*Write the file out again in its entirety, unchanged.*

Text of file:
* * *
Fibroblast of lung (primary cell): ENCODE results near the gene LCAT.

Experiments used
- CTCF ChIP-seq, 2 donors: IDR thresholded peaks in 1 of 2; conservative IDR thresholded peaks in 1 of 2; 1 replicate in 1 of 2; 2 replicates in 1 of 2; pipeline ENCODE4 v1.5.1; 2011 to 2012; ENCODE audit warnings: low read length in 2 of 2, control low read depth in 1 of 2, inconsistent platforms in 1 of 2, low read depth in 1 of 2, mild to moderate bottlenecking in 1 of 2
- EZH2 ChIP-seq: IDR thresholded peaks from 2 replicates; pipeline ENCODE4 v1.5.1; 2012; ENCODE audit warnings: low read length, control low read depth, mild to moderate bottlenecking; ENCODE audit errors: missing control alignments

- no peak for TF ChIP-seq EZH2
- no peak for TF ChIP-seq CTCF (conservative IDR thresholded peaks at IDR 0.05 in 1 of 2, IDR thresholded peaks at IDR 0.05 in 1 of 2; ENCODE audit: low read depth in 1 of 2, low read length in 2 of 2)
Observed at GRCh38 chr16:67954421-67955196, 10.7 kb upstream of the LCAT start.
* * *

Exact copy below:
Fibroblast of lung (primary cell): ENCODE results near the gene LCAT.

Experiments used
- CTCF ChIP-seq, 2 donors: IDR thresholded peaks in 1 of 2; conservative IDR thresholded peaks in 1 of 2; 1 replicate in 1 of 2; 2 replicates in 1 of 2; pipeline ENCODE4 v1.5.1; 2011 to 2012; ENCODE audit warnings: low read length in 2 of 2, control low read depth in 1 of 2, inconsistent platforms in 1 of 2, low read depth in 1 of 2, mild to moderate bottlenecking in 1 of 2
- EZH2 ChIP-seq: IDR thresholded peaks from 2 replicates; pipeline ENCODE4 v1.5.1; 2012; ENCODE audit warnings: low read length, control low read depth, mild to moderate bottlenecking; ENCODE audit errors: missing control alignments

- no peak for TF ChIP-seq EZH2
- no peak for TF ChIP-seq CTCF (conservative IDR thresholded peaks at IDR 0.05 in 1 of 2, IDR thresholded peaks at IDR 0.05 in 1 of 2; ENCODE audit: low read depth in 1 of 2, low read length in 2 of 2)
Observed at GRCh38 chr16:67954421-67955196, 10.7 kb upstream of the LCAT start.